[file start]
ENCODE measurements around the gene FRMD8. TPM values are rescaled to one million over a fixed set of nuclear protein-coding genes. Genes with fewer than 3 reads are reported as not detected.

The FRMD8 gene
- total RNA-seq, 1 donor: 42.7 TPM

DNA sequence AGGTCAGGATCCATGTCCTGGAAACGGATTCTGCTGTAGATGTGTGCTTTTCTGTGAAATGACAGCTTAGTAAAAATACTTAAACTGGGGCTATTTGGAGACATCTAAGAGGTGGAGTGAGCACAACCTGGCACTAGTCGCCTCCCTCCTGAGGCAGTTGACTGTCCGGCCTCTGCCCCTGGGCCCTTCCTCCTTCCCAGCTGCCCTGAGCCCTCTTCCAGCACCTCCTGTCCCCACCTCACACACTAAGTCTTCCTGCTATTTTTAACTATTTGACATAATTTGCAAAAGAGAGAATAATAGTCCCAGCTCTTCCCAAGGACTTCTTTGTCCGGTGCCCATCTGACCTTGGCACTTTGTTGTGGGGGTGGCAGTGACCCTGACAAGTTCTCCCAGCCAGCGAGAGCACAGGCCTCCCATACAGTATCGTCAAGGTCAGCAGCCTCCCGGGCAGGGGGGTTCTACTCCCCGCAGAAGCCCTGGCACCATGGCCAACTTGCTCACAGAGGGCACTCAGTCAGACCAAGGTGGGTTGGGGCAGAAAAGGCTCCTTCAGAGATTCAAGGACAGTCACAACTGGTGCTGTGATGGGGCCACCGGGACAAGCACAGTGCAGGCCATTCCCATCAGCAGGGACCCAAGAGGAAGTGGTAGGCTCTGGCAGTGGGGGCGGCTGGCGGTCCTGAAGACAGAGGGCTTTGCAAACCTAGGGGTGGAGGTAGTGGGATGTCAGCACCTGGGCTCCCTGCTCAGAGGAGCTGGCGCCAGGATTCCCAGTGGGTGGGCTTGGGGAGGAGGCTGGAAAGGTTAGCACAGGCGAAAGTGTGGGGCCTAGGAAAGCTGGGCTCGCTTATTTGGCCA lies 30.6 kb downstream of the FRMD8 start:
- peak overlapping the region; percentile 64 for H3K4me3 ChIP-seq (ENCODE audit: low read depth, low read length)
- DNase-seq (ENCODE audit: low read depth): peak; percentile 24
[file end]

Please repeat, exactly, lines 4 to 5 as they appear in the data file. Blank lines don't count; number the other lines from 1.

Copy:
DNA sequence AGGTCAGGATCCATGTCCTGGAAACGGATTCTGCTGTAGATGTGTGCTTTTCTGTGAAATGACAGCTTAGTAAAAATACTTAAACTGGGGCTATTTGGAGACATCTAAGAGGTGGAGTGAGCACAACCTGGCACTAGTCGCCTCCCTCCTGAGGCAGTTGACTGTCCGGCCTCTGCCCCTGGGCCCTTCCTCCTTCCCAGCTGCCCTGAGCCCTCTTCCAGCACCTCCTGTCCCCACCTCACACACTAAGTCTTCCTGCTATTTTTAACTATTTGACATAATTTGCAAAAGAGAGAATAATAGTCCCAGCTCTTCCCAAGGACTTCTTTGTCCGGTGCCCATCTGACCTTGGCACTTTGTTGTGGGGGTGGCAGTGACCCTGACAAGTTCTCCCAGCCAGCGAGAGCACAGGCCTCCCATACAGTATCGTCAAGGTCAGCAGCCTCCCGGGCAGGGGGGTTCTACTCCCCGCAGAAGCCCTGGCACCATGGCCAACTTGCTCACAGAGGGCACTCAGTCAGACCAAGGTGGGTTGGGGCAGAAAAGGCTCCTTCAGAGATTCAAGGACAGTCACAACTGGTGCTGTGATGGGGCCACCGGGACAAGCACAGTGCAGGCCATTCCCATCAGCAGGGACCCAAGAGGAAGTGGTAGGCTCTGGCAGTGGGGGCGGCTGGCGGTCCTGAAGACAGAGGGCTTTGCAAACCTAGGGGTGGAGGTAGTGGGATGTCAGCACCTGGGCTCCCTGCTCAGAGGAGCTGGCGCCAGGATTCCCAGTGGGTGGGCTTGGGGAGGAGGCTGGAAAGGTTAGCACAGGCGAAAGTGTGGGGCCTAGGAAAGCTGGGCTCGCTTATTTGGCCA lies 30.6 kb downstream of the FRMD8 start:
- peak overlapping the region; percentile 64 for H3K4me3 ChIP-seq (ENCODE audit: low read depth, low read length)